Oxford School of Photography

insights into photography

The Strange Beauty of Salt Mines

From The Atlantic website we find these often beautiful images of salt

Salt, an essential element for all animal life, is abundant here on Earth, but it still requires extraction from stone deposits or salty waters. The process of mining that salt can produce beautiful landscapes, including deep, stable caverns, multicolored pools of water, and geometric carvings. Some of these locations have even become tourist destinations, serving as concert halls, museums, and health spas touting the benefits of halotherapy. Collected here are images of salt mines across the world, above and below ground

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Tourists guarded by local policemen visit sulphur and mineral salt formations created by the upwelling springs of Dallol volcanom on January 29, 2007. (Reuters/Michel Laplace-Toulouse) #

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One of the colorful brine pools that are part of a lithium salt pilot plant on the Uyuni salt lake, which holds the world’s largest reserve of lithium, located at 3,656 meters (11,995 ft) above sea level in southwestern Bolivia, on November 5, 2012. (Reuters/David Mercado)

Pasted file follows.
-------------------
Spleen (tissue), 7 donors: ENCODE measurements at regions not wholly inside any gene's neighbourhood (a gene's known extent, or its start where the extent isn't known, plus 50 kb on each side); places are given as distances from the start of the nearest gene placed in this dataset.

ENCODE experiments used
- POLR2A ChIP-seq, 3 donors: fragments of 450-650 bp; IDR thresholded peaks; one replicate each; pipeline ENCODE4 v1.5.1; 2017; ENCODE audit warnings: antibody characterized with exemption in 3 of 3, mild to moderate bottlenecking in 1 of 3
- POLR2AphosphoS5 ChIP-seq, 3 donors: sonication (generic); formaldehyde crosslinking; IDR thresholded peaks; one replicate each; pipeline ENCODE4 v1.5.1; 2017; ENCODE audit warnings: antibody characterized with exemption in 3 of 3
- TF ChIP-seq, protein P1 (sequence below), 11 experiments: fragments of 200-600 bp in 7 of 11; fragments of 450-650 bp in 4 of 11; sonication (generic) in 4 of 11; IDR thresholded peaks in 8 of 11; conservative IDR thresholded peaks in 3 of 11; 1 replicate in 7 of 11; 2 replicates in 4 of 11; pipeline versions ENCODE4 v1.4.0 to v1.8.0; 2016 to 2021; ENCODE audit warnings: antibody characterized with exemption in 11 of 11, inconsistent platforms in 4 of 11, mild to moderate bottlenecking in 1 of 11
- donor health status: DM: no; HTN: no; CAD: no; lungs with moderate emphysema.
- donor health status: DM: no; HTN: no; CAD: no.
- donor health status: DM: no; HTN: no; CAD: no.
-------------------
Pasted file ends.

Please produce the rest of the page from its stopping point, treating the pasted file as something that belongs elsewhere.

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Pools of salt at the Maras mines in Cuzco, Peru, on February 17, 2010. (Reuters/Enrique Castro-Mendivil)

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An aerial view of the brine pools and processing areas of the Soquimich lithium mine on the Atacama salt flat, the world’s second largest salt flat, in the Atacama desert of northern Chile, on January 10, 2013. (Reuters/Ivan Alvarado)

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Salt layers reflect in the inner lake of Turda salt mine in Turda city (450km northwest of Bucharest), on December 9, 2010. One of the most important salt mines in Transylvania, central Romania, Salina Turda has been known since ancient times, but was put into operation for underground mining work during the Roman period. (Daniel Mihailescu/AFP/Getty Images)

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Ethiopia’s Danakil salt pan, near the Dallol volcano, on November 29, 2004. Dallol is unique in the world because is the only volcano situated below the sea level in Danakil depression, also known as Afar, one of the hottest places in the world with temperatures sometimes over 60 degrees Celsius in the sun. (Reuters/Michel Laplace-Toulouse)

See all 31 images here

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